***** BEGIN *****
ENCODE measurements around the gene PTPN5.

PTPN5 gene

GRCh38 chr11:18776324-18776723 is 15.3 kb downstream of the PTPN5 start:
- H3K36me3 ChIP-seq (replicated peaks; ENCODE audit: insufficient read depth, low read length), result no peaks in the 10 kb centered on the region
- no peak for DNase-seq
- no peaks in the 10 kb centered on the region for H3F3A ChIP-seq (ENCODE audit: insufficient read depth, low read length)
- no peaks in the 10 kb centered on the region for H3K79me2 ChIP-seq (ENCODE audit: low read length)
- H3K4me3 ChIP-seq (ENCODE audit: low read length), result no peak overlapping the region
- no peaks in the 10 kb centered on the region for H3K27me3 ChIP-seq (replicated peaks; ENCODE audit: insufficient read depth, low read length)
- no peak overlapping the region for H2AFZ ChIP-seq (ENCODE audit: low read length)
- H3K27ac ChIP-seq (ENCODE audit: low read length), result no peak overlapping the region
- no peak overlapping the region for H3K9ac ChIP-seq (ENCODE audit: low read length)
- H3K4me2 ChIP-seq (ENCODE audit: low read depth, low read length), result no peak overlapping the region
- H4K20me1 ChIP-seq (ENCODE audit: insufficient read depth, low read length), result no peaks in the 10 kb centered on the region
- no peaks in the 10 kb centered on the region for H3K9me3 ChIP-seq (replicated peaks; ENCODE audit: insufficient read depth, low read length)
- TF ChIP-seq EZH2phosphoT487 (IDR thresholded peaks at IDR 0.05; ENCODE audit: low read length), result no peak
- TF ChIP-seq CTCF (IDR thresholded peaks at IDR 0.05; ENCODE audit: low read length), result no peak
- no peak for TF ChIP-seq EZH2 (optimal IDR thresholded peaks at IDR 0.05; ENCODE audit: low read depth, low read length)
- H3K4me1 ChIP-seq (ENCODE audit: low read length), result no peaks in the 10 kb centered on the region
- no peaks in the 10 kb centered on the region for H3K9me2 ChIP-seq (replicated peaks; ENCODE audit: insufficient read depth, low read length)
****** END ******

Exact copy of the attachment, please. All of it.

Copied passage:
ENCODE measurements around the gene PTPN5.

PTPN5 gene

GRCh38 chr11:18776324-18776723 is 15.3 kb downstream of the PTPN5 start:
- H3K36me3 ChIP-seq (replicated peaks; ENCODE audit: insufficient read depth, low read length), result no peaks in the 10 kb centered on the region
- no peak for DNase-seq
- no peaks in the 10 kb centered on the region for H3F3A ChIP-seq (ENCODE audit: insufficient read depth, low read length)
- no peaks in the 10 kb centered on the region for H3K79me2 ChIP-seq (ENCODE audit: low read length)
- H3K4me3 ChIP-seq (ENCODE audit: low read length), result no peak overlapping the region
- no peaks in the 10 kb centered on the region for H3K27me3 ChIP-seq (replicated peaks; ENCODE audit: insufficient read depth, low read length)
- no peak overlapping the region for H2AFZ ChIP-seq (ENCODE audit: low read length)
- H3K27ac ChIP-seq (ENCODE audit: low read length), result no peak overlapping the region
- no peak overlapping the region for H3K9ac ChIP-seq (ENCODE audit: low read length)
- H3K4me2 ChIP-seq (ENCODE audit: low read depth, low read length), result no peak overlapping the region
- H4K20me1 ChIP-seq (ENCODE audit: insufficient read depth, low read length), result no peaks in the 10 kb centered on the region
- no peaks in the 10 kb centered on the region for H3K9me3 ChIP-seq (replicated peaks; ENCODE audit: insufficient read depth, low read length)
- TF ChIP-seq EZH2phosphoT487 (IDR thresholded peaks at IDR 0.05; ENCODE audit: low read length), result no peak
- TF ChIP-seq CTCF (IDR thresholded peaks at IDR 0.05; ENCODE audit: low read length), result no peak
- no peak for TF ChIP-seq EZH2 (optimal IDR thresholded peaks at IDR 0.05; ENCODE audit: low read depth, low read length)
- H3K4me1 ChIP-seq (ENCODE audit: low read length), result no peaks in the 10 kb centered on the region
- no peaks in the 10 kb centered on the region for H3K9me2 ChIP-seq (replicated peaks; ENCODE audit: insufficient read depth, low read length)